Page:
With International Women鈥檚 Day recently behind us and the welcome rise in feminist activism across the country, it鈥檚 a great time to remind ourselves that women really do rule. Some do it literally, by title, and some merely rule our hearts by the way they challenge and take on the world. This week鈥檚 book club features books about and by the first female president of an African nation, the OG Renaissance queen (even pre-Elizabeth), and our favorite queen of The X-Files.

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1. Madame President: The Extraordinary Journey of Ellen Johnson Sirleaf by Helene Cooper ($27): One of the very best parts of Amy Poehler鈥檚 amazing and wonderful Parks and Recreation (seriously, once you鈥檙e finished reading these books, watch it) was that it introduced a wider swath of the word to the comedy powerhouse that is Retta. The show鈥檚 secret weapon, she ruled her every scene, and her live-Tweeting knows no bounds. It鈥檚 not surprising that Retta knows how to rule the screen, because her aunt, Ellen Johnson Sirleaf, worked her way to becoming Africa鈥檚 first female president, along with the small matter of winning a Nobel Prize.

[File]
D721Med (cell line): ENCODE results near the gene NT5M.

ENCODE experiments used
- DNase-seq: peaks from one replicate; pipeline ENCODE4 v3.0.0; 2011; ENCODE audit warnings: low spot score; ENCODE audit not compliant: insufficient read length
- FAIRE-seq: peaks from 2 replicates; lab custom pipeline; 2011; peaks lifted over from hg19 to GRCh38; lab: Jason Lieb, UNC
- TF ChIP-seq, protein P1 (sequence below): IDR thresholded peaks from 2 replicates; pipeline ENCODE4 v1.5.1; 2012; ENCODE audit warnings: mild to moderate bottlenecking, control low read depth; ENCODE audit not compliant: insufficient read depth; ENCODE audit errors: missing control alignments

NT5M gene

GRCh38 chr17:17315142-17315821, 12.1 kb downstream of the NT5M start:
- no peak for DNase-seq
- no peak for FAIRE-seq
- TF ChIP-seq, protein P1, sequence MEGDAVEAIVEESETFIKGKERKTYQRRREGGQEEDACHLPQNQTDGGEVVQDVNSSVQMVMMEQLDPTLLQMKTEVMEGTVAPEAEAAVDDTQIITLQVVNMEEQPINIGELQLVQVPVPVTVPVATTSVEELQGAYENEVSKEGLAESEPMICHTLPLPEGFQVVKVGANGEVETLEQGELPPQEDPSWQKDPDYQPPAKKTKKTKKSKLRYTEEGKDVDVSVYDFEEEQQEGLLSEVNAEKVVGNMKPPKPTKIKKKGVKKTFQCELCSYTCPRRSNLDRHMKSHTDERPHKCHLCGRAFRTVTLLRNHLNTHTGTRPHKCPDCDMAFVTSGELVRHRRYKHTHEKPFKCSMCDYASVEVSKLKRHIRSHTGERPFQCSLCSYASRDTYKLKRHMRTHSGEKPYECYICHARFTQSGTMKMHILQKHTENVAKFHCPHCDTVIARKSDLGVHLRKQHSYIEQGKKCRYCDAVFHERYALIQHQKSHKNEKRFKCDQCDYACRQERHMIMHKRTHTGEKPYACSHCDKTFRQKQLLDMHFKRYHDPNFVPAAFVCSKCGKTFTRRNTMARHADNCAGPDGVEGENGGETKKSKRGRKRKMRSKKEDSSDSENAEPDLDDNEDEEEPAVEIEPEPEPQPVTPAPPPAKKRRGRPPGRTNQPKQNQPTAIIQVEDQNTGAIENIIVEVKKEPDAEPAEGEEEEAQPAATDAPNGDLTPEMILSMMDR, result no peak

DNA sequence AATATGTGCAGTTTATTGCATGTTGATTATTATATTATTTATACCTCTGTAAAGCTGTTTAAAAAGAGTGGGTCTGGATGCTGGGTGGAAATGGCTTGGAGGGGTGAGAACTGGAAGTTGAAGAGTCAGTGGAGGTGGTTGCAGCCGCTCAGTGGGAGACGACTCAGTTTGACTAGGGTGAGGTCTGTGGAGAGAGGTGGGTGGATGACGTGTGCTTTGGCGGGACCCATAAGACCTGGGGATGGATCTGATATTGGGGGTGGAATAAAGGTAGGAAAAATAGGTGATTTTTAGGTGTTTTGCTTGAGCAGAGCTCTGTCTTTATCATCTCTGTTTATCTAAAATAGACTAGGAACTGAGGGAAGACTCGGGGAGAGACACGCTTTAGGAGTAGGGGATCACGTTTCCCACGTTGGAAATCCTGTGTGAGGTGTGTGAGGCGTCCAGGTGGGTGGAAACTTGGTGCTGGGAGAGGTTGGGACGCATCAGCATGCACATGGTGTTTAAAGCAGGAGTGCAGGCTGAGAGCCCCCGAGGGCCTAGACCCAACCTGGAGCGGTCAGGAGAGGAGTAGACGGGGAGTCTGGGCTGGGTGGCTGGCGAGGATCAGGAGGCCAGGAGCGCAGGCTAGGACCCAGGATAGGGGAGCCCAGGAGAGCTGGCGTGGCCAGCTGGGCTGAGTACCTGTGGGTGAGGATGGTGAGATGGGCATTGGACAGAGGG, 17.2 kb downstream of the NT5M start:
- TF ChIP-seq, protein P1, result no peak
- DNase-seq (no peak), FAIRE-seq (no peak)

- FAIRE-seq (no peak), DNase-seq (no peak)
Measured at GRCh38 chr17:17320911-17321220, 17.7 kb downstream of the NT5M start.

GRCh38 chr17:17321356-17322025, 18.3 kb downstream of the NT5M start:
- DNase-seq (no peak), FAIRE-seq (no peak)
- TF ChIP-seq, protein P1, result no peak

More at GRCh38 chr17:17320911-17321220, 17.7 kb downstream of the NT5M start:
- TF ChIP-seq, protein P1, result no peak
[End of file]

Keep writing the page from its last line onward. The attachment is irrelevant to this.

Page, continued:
鈥淚n Liberia, a woman鈥檚 place is in the market, the church, the kitchen, or the bed. But not for one little girl.鈥 Sirleaf won the 2005 Liberian presidential election, to the shock and elation of many who thought a woman鈥檚 victory was anything but assured. Her rise to power was a fascinating one that defied convention, though when she was born, it was foretold she was 鈥渄estined for greatness.鈥 At 17, denied a finishing education by the meltdown of her family鈥檚 finances, she married a seemingly 鈥渨orldly鈥 man seven years her senior. However, four children later, she felt trapped in an abusive and sexist relationship and country. Following her husband to America for business school, she left him, found a job at the Liberian Ministry of Finance, and later moved to a job at the World Bank. This began a savvy series of networking with Western leaders with influence in African finances.